Monday, July 7, 2008

"Relying On The Government To Protect Your Privacy Is Like Asking A Peeping Tom To Install Your Window Blinds."

(This post's title comes from John Perry Barlow.)

Some people don't seem overly concerned with our government listening to the phone calls and reading the e-mails of U.S. citizens.

I'm not one of them.

Obama's FISA position will become much clearer after next week's vote. 

Will he side with the telecoms or with you and me?

And if it's the former, can I still vote for him?


Obama comes out against a proposed FISA bill granting retroactive immunity,October 18, 2007:

Obama: "It is time to restore oversight and accountability in the FISA program, and this proposal -- with an unprecedented grant of retroactive immunity -- is not the place to start."

Bill Burton issues a statement, October 24, 2007, reaffirming Obama's position and pledging to support Chris Dodd's filibuster:

"To be clear: Barack will support a filibuster of any bill that includes retroactive immunity for telecommunications companies."

Campaign statement, December 17, 2007, further elaborating on this point in regards to a particular upcoming Senate vote on Dodd's filibuster:

"Senator Obama unequivocally opposes giving retroactive immunity to telecommunications companies and has cosponsored Senator Dodd's efforts to remove that provision from the FISA bill. Granting such immunity undermines the constitutional protections Americans trust the Congress to protect. Senator Obama supports a filibuster of this bill, and strongly urges others to do the same. It's not clear whether he can return for the vote, but under the Senate rules, the side trying to end a filibuster must produce 60 votes to cut off debate. Whether he is present for the vote for not, Senator Obama will not be among those voting to end the filibuster."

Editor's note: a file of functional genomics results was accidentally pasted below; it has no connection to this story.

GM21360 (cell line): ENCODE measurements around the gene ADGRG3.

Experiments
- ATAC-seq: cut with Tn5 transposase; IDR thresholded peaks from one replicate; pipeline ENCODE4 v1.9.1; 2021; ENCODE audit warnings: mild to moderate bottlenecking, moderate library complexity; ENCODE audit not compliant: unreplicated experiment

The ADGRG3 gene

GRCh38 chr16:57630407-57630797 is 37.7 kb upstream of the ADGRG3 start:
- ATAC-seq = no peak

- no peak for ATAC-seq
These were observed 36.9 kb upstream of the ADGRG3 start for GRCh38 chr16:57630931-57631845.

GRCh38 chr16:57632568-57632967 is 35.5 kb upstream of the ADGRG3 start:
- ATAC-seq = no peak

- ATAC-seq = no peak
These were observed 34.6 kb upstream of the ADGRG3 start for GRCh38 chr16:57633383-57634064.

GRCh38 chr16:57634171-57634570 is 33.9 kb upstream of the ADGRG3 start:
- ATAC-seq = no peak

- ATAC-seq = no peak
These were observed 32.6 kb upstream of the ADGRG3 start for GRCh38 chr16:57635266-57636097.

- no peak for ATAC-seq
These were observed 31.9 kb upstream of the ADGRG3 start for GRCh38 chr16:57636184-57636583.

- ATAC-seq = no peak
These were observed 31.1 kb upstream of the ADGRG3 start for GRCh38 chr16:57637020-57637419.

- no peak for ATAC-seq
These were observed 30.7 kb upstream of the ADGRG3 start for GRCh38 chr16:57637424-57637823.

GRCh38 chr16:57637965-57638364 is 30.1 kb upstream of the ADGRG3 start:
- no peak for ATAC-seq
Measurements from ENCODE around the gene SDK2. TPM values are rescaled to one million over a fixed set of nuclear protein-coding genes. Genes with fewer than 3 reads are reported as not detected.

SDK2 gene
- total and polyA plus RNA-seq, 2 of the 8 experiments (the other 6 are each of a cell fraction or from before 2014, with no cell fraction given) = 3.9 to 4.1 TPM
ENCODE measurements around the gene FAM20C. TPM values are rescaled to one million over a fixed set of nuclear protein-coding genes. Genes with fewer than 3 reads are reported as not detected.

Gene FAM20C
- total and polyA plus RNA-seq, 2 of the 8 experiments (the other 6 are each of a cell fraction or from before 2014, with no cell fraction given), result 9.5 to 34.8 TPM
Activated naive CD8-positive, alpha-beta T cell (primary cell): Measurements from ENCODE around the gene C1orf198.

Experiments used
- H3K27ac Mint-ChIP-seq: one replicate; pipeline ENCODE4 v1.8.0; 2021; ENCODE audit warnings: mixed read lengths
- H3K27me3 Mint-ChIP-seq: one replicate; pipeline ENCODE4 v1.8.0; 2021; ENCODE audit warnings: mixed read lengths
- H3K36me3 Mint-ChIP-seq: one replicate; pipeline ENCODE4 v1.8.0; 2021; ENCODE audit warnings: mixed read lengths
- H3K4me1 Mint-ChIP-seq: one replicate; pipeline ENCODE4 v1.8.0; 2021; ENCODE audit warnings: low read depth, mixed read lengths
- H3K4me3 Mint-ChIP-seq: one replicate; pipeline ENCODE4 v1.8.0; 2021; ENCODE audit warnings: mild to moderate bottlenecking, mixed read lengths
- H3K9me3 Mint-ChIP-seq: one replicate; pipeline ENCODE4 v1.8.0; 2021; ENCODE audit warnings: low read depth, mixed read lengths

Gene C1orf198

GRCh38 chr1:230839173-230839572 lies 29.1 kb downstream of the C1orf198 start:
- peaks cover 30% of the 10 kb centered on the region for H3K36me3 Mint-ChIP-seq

Obama issues another statement on the FISA bill, January 28, 2008, saying that the dichotomy between civil liberties and security is a false choice:

I strongly oppose retroactive immunity in the FISA bill.

Ever since 9/11, this Administration has put forward a false choice between the liberties we cherish and the security we demand.

The FISA court works. The separation of power works. We can trace, track down and take out terrorists while ensuring that our actions are subject to vigorous oversight, and do not undermine the very laws and freedom that we are fighting to defend.

No one should get a free pass to violate the basic civil liberties of the American people -- not the President of the United States, and not the telecommunications companies that fell in line with his warrantless surveillance program. We have to make clear the lines that cannot be crossed.

That is why I am co-sponsoring Senator Dodd's amendment to remove the immunity provision. Secrecy must not trump accountability. We must show our citizens - and set an example to the world - that laws cannot be ignored when it is inconvenient.

Obama issues a statement endorsing the bill, saying that security needs are more important than objections, June 20, 2008:

"It is not all that I would want. But given the legitimate threats we face, providing effective intelligence collection tools with appropriate safeguards is too important to delay. So I support the compromise, but do so with a firm pledge that as President, I will carefully monitor the program, review the report by the Inspectors General, and work with the Congress to take any additional steps I deem necessary to protect the lives -- and the liberty -- of the American people."

Obama speaks at a press conference after announcing his support of a FISA bill containing retroactive immunity, June 25, 2008 -- and says that phone company issues don't override the need for security, in blatant contradiction of his January 28 statement:

Well, the bill has changed. So, I don't think the security threats have changed. I think the security threats are similar.

My view on FISA has always been that the issue of the phone companies per se is not one that overrides the security interests of the American people.

Stay tuned...

(The bill is HR 6304)


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